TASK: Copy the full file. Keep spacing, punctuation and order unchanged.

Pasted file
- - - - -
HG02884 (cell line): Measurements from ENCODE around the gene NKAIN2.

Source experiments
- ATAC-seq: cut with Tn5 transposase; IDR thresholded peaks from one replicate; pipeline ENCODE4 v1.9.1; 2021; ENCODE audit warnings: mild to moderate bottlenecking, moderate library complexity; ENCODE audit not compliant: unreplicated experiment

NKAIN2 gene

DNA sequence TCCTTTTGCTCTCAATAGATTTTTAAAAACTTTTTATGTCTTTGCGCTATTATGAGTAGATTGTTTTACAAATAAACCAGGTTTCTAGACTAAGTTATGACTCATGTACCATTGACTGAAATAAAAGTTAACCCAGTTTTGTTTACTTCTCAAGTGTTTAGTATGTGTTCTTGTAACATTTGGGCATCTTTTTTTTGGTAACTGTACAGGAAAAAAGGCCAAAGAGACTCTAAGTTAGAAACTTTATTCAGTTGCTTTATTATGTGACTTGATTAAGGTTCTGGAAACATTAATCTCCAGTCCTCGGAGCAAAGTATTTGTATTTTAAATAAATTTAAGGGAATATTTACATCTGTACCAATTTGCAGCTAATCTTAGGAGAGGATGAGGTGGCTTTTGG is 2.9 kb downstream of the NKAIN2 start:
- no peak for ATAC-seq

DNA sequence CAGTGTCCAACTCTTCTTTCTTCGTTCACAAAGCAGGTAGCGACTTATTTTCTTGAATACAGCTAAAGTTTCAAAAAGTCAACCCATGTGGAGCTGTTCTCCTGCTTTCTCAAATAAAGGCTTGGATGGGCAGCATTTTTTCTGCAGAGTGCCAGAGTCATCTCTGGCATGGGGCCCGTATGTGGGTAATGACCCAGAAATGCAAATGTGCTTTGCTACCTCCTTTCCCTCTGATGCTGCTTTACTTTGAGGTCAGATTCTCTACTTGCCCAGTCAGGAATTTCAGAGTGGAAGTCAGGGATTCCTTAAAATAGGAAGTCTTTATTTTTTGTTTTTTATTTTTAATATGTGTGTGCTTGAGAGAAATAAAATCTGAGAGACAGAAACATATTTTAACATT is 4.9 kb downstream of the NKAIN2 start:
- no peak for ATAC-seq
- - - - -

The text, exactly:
HG02884 (cell line): Measurements from ENCODE around the gene NKAIN2.

Source experiments
- ATAC-seq: cut with Tn5 transposase; IDR thresholded peaks from one replicate; pipeline ENCODE4 v1.9.1; 2021; ENCODE audit warnings: mild to moderate bottlenecking, moderate library complexity; ENCODE audit not compliant: unreplicated experiment

NKAIN2 gene

DNA sequence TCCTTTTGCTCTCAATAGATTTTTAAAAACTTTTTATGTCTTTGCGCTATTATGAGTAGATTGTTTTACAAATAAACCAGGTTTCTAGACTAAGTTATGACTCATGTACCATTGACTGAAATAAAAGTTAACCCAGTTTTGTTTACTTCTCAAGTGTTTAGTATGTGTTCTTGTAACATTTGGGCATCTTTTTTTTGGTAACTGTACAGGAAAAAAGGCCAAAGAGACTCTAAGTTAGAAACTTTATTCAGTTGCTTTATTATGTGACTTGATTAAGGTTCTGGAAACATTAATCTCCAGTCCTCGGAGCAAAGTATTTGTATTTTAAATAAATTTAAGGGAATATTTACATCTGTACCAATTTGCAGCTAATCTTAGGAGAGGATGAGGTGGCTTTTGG is 2.9 kb downstream of the NKAIN2 start:
- no peak for ATAC-seq

DNA sequence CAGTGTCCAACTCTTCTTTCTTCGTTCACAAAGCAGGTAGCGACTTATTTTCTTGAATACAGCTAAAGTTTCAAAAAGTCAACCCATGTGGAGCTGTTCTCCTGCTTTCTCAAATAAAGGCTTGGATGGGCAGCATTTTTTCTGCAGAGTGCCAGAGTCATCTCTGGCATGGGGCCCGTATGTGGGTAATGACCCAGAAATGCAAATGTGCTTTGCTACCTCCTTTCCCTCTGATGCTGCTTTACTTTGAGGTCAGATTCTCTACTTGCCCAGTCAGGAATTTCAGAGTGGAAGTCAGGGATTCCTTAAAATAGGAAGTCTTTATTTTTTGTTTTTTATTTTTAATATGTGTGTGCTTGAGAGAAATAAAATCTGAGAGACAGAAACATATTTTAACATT is 4.9 kb downstream of the NKAIN2 start:
- no peak for ATAC-seq